WBCSD Urban Infrastructure Initiative
|Name of initiative||WBCSD Urban Infrastructure Initiative (UII)|
|Secretariat||WBCSD, Head Office, MAISON DE LA PAIX, Chemin Eugène-Rigot 2, Case Postale 246, CH-1211, Geneva 21, Tel: +41 (22) 839 3100, E-mail: email@example.com|
|Name of lead organisation||WBSCD|
|Type of lead organisation||Business|
|Location/Nationality of lead organisation||Switzerland|
|Description|| The outcomes of the WBCSD Urban Infrastructure Initiative (UII) suggest that all cities seeking to realize their sustainability objectives can benefit from engaging with business early in the planning and strategy development process. Early engagement leverages the capability of business to identify innovative and cost-effective solutions to complex, cross-cutting urban sustainability challenges.
Cities are at the leading edge of the global sustainability agenda. By 2050, 70 % of the world’s population will live in cities and they are rising to this challenge by pursuing ambitious objectives that will make them more competitive, resource-efficient, resilient and inclusive.
Realizing these visions in practice is a complex challenge for city leaders. In particular, they will typically necessitate major transformations in the design, construction and operation of a city’s infrastructure systems – including buildings, energy, mobility, telecommunications, water, sanitation and waste management services – and optimizing the inter-linkages between these systems.
Businesses that are committed to sustainability and experienced in delivering effective solutions can help cities navigate these challenges and turn a high-level vision into practical and implementable action plans. Business can play a vital role not only in providing specific infrastructure, technology, services and financing solutions, but also in contributing to the strategy that will support the overall optimization of urban systems to drive sustainability.
While there are already excellent examples of cities and business working together at the strategic level, this is the exception rather than the rule.
The WBCSD established the UII to advance the urban sustainability agenda by showcasing the critical role that business can play as solutions providers and by providing a platform for collaborative strategic engagement between cities and business. The UII brings together 14 leading member companies – Cemex (Co-Chair), GDF SUEZ (Co-Chair) Siemens (Co-Chair), ACCIONA, AECOM, AGC, EDF, Honda, Nissan, Philips, Schneider Electric, TNT Express, Toyota and United Technologies – with an array of knowledge and skills to help unlock opportunities for urban authorities to create cities that are more sustainable, efficient and livable.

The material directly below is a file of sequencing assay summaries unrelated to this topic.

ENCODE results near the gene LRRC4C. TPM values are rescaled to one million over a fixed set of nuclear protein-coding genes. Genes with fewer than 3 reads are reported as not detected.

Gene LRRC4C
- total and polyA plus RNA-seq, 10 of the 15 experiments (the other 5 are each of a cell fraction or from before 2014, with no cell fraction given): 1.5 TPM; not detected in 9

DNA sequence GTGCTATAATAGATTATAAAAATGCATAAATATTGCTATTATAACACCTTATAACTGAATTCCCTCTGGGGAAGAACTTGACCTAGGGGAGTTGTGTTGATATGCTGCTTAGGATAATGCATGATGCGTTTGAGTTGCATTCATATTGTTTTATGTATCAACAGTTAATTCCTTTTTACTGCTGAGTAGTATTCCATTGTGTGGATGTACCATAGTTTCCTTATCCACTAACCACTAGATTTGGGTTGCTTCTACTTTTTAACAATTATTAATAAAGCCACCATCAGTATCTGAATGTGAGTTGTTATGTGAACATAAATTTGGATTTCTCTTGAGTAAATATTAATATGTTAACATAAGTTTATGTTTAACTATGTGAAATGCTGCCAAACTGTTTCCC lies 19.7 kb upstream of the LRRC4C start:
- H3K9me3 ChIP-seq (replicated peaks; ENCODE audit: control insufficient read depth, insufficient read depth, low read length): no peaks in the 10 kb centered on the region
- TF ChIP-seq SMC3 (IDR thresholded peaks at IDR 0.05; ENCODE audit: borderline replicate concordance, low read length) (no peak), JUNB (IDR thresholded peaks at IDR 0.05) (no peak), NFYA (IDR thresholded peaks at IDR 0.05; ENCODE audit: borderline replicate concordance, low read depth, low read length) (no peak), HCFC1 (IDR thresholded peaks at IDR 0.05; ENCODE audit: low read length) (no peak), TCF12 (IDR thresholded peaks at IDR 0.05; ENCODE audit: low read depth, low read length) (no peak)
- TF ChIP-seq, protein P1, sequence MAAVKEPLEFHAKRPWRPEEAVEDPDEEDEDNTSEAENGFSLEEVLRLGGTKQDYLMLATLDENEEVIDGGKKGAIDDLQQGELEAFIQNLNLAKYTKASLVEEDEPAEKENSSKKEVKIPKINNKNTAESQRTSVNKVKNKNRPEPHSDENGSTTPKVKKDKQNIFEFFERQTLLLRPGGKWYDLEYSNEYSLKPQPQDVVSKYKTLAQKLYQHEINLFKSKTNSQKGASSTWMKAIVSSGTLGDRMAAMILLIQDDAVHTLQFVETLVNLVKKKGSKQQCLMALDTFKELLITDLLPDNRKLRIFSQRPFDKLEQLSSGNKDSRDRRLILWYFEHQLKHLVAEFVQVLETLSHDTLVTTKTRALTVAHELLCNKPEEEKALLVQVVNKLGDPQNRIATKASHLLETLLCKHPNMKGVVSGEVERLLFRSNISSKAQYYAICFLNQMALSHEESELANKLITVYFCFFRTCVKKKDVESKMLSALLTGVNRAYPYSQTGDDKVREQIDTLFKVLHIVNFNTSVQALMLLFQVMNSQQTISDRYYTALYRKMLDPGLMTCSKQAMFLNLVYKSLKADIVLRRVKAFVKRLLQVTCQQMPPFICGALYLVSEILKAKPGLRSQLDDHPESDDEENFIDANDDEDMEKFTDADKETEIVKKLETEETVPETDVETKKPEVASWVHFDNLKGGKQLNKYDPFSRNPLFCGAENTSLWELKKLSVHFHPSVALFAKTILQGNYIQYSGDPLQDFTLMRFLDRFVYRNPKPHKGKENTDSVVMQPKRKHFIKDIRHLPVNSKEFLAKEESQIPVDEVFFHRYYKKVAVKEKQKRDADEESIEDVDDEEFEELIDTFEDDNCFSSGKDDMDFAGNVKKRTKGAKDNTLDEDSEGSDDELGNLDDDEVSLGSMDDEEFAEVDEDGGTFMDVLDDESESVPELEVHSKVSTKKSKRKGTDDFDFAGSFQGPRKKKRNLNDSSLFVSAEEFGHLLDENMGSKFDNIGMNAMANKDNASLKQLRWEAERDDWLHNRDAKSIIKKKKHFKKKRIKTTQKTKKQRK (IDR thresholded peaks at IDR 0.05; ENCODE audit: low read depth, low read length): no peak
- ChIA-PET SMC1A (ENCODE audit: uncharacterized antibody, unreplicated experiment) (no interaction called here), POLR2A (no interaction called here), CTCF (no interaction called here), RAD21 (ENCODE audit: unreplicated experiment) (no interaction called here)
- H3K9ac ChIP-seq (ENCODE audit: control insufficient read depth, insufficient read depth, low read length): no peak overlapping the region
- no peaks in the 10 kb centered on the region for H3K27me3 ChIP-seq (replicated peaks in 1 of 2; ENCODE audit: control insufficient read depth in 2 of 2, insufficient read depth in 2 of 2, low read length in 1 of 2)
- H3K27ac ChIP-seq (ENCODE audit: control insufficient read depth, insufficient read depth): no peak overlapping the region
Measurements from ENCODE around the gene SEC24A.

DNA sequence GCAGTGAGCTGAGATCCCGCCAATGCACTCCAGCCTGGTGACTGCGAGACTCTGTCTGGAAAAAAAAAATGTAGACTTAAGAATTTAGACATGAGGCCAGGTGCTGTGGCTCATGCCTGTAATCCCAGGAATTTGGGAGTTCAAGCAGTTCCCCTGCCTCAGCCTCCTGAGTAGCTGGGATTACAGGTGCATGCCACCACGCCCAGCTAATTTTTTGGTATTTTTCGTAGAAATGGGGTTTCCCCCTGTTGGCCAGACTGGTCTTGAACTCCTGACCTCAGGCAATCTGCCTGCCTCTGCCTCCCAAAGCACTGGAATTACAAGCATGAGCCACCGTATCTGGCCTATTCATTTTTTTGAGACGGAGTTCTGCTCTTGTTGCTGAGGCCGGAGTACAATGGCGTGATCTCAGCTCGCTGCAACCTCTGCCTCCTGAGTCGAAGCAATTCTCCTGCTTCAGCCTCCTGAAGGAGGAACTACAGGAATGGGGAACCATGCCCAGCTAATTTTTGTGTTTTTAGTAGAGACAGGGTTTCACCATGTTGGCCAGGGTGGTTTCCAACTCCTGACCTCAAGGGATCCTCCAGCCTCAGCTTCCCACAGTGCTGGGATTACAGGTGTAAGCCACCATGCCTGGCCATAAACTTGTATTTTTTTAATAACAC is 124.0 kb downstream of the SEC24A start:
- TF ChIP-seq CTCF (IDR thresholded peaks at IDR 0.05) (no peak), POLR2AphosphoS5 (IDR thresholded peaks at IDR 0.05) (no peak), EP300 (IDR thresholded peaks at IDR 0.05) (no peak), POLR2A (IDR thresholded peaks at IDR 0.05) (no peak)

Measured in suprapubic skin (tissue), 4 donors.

This multi-sector, multi-company group worked with the following leading cities: Turku (Finland); Tilburg (The Netherlands); Ahmedabad, Rajkot, Surat and Vadodara in Gujarat State (India) ; Yixing (China) ; Kobe (Japan) ; Guadalajara (Mexico) ; and Philadelphia (USA). In each city, the UII mobilized a multi-disciplinary team of company experts to work collaboratively with senior city officials. These teams took an integrated, cross-sector approach to analyzing the city’s major sustainability challenges and to developing an innovative “solutions landscape” (i.e., a portfolio of practical solutions) to address these challenges.
This final report summarizes the work done in these cities and highlights the lessons learned and potential applications where the early collaborative engagement with business should be considered by cities. It makes a number of recommendations for cities, businesses and other key stakeholders to take this critical agenda forward. The WBCSD believes that the example of the UII and these recommendations can provide clarity and guidance on how cities and business can make early collaborative dialogue happen in practice to produce real benefits.
|Objectives||A world where cities provide a sustainable environment for people to live, work, move and play.|
|One or two success stories achieved|
Monitoring and Impacts
|Function of initiative||Implementation, Technical dialogue|
|Activity of initiative||Technical operational implementation (ex-post), Knowledge production and innovation|
|Comments on indicators and goals|
|How will goals be achieved|
|Have you changed or strenghtened your goals|
|Progress towards the goals|
|How are you tracking progress of your initiative|
|Available reporting|| Final report for the initiative: https://docs.wbcsd.org/2014/04/UII_FinalReport.pdf
"THE URBAN INFRASTRUCTURE INITIATIVE" published 2014
|Research and educational organisations||0|
|Regional / state / county actors||0|
|City / municipal actors||0|
|Number of members in the years|| |
|Have only national states as participators||No|
|Transport||Agriculture||Forestry||Business||Financial institutions||Buildings||Industry||Waste||Cities and subnational governments||Short Term Pollutants||International maritime transport||Energy Supply||Fluorinated gases||Energy efficiency||Renewable energy||Supply chain emission reductions||Adaptation||Other||Resilience||Innovation||Energy Access and Efficiency||Private Finance|
Not only have national states as participators